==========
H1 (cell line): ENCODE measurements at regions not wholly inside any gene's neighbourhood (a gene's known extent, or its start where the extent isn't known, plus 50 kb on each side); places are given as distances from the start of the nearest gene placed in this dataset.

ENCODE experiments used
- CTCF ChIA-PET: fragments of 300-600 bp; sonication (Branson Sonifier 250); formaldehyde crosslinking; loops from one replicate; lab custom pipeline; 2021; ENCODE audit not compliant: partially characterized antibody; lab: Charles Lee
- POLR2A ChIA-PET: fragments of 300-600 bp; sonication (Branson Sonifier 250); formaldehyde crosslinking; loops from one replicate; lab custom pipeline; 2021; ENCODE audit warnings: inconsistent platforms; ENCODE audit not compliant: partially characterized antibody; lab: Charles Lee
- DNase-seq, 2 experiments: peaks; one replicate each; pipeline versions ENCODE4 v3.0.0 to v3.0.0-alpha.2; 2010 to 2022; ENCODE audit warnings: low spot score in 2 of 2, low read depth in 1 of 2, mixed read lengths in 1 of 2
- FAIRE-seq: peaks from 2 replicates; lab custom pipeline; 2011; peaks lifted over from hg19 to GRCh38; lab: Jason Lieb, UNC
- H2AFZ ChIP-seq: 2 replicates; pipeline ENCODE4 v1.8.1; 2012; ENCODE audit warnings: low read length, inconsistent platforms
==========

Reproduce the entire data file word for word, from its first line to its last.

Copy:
H1 (cell line): ENCODE measurements at regions not wholly inside any gene's neighbourhood (a gene's known extent, or its start where the extent isn't known, plus 50 kb on each side); places are given as distances from the start of the nearest gene placed in this dataset.

ENCODE experiments used
- CTCF ChIA-PET: fragments of 300-600 bp; sonication (Branson Sonifier 250); formaldehyde crosslinking; loops from one replicate; lab custom pipeline; 2021; ENCODE audit not compliant: partially characterized antibody; lab: Charles Lee
- POLR2A ChIA-PET: fragments of 300-600 bp; sonication (Branson Sonifier 250); formaldehyde crosslinking; loops from one replicate; lab custom pipeline; 2021; ENCODE audit warnings: inconsistent platforms; ENCODE audit not compliant: partially characterized antibody; lab: Charles Lee
- DNase-seq, 2 experiments: peaks; one replicate each; pipeline versions ENCODE4 v3.0.0 to v3.0.0-alpha.2; 2010 to 2022; ENCODE audit warnings: low spot score in 2 of 2, low read depth in 1 of 2, mixed read lengths in 1 of 2
- FAIRE-seq: peaks from 2 replicates; lab custom pipeline; 2011; peaks lifted over from hg19 to GRCh38; lab: Jason Lieb, UNC
- H2AFZ ChIP-seq: 2 replicates; pipeline ENCODE4 v1.8.1; 2012; ENCODE audit warnings: low read length, inconsistent platforms